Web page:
What is Industrial Melanism?
Industrial melanism is the result of human activities that cause pigment changes in different species. With the advent of the Industrial Revolution, many communities in North America and Europe began to turn black due to carbon footprint.
Species that depended on camouflage to avoid predators adapted or became extinct in changing environments. Industrial melanism implies microevolution due to species mutation.
Industrial Melanism in Peppered Moth
The garlic fly Biston betularia F.typica is a light-colored species with dark spots that help hide the lichens on the bark of trees F.carbonaria which is a species of F.typica has been slightly modified to a dark-colored species with spots.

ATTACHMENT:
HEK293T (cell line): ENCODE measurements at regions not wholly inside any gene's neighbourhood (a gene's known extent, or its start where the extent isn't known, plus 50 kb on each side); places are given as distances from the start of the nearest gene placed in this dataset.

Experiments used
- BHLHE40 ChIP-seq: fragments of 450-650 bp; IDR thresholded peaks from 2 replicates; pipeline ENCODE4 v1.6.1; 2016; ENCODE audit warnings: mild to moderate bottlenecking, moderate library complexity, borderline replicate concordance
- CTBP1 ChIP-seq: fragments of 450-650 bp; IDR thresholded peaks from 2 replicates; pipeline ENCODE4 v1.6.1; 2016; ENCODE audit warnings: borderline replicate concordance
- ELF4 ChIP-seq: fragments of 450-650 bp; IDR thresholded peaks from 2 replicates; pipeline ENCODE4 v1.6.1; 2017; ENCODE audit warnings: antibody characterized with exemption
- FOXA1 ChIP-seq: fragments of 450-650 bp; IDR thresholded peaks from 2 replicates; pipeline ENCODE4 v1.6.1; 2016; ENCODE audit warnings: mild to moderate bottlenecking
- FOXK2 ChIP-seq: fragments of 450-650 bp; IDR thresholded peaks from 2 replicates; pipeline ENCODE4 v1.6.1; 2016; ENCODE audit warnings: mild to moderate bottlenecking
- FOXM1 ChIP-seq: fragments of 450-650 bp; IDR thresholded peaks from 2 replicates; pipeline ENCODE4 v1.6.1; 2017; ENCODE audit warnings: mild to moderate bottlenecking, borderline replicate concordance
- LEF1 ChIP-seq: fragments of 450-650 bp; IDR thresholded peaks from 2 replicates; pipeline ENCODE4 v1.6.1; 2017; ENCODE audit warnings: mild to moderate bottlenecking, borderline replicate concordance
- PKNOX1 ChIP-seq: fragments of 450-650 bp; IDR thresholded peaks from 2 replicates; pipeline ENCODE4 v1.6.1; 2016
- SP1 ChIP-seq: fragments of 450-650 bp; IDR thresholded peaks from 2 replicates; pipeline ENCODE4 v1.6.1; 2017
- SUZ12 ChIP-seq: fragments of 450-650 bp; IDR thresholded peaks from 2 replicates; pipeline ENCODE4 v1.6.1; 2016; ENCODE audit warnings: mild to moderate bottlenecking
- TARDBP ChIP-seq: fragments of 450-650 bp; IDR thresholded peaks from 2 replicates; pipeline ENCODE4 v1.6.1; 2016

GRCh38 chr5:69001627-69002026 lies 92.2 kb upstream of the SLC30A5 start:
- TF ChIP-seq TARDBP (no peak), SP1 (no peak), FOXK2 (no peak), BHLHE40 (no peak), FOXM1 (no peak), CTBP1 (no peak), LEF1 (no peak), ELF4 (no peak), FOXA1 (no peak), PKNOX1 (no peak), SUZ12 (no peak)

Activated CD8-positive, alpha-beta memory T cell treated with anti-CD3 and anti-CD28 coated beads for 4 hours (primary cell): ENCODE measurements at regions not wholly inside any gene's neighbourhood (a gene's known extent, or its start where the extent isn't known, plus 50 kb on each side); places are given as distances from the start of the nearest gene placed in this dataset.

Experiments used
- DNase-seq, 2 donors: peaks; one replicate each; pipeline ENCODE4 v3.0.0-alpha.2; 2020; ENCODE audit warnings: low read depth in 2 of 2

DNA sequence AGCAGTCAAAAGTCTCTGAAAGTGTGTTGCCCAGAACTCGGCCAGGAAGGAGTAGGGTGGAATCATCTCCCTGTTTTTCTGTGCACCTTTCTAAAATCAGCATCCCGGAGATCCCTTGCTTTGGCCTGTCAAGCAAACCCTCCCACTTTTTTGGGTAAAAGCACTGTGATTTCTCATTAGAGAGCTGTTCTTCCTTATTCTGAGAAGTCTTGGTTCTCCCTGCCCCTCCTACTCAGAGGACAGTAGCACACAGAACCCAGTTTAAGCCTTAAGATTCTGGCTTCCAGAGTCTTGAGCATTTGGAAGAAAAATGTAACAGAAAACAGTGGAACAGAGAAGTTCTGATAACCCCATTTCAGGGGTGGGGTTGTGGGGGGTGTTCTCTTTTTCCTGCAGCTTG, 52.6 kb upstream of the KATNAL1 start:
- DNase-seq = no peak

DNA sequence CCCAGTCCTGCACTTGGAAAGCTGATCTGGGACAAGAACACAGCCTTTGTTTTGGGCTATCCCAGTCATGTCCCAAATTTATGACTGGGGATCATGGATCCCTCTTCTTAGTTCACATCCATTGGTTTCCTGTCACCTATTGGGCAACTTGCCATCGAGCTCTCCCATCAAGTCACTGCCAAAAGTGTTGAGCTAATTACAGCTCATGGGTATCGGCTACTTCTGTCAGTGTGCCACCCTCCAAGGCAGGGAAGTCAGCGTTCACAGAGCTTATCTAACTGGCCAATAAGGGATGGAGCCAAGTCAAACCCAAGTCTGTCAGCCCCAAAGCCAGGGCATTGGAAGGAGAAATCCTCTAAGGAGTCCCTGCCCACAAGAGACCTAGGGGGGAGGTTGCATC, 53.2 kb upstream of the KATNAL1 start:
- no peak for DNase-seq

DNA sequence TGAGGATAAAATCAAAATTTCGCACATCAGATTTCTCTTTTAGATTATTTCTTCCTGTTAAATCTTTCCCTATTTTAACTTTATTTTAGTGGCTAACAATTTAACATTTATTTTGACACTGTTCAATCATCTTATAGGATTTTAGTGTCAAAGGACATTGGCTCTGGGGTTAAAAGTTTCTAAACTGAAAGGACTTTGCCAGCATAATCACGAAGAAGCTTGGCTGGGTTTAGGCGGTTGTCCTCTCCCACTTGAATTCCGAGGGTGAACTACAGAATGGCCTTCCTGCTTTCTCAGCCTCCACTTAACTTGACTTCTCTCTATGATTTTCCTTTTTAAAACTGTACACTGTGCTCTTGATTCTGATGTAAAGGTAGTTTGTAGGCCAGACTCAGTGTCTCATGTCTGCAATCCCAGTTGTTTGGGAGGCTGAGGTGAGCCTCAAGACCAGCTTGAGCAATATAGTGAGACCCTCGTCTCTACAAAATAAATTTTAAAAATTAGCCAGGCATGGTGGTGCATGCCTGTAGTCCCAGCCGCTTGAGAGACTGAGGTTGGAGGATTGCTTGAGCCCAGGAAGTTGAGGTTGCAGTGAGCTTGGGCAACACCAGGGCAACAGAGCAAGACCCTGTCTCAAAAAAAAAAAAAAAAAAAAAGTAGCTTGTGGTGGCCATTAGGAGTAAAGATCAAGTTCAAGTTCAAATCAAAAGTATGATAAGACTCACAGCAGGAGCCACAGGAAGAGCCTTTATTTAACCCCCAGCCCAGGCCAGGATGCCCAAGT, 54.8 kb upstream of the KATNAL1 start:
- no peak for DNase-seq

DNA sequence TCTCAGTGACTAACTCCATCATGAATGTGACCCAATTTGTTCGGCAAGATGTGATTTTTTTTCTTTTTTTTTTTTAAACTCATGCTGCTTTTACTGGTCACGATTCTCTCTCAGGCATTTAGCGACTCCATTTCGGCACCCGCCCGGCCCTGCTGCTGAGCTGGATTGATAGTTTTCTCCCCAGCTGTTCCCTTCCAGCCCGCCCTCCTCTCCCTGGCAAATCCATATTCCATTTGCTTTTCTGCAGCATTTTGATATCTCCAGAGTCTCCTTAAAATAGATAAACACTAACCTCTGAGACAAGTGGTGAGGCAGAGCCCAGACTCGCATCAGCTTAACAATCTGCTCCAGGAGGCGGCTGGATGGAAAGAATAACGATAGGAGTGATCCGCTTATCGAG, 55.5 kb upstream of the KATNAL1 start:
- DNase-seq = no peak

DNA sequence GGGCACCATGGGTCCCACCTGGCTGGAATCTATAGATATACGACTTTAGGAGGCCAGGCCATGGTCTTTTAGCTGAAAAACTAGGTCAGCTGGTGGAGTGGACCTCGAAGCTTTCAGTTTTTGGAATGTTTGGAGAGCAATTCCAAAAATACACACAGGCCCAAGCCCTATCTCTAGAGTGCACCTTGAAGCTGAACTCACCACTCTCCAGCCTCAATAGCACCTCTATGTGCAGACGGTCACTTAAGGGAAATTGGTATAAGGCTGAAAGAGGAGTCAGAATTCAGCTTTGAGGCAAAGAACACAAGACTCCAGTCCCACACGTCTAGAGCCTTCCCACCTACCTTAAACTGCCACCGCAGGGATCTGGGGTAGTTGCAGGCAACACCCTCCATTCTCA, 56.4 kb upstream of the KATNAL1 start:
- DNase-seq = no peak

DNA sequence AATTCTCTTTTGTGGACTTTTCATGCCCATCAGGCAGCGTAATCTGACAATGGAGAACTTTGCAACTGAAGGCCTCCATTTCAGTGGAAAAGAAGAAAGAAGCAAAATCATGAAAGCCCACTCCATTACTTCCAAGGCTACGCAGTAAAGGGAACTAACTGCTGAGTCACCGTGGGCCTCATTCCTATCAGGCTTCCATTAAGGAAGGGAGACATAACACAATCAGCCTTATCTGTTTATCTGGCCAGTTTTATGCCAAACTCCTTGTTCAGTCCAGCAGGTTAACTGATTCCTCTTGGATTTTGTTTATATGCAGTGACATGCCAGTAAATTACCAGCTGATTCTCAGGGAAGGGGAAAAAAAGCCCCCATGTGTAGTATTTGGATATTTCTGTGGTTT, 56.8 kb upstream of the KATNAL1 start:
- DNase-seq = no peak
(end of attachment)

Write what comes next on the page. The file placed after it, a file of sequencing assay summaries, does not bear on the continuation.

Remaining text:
In polluted areas, lighter colored species were unable to defend against predators. As the lichen population was reduced by pollution, lighter colored species were easier to appear in the bark and this replaced F.typica with F.carbonaria.
Since Europe began to use modern ecological technology, the selective pressure of nutrition has reversed, and the fly has returned to its native species.
This process is slower than the original transition because alleles regress for darker colors and must be copied from both parents. This is called reverse industrial melanism. In Australia, a species of water snake, with black and white stripes, has turned completely black due to urban pollution.
Industrial Melanism in Marine Dwellers
Industrial melanism has been observed in the turtle-headed sea snake. These snakes have black and white stripes on their bodies, but researchers have seen snakes living in sewage that are completely black.
This is further evidence of the evolution of animals with respect to changes in the environment around them.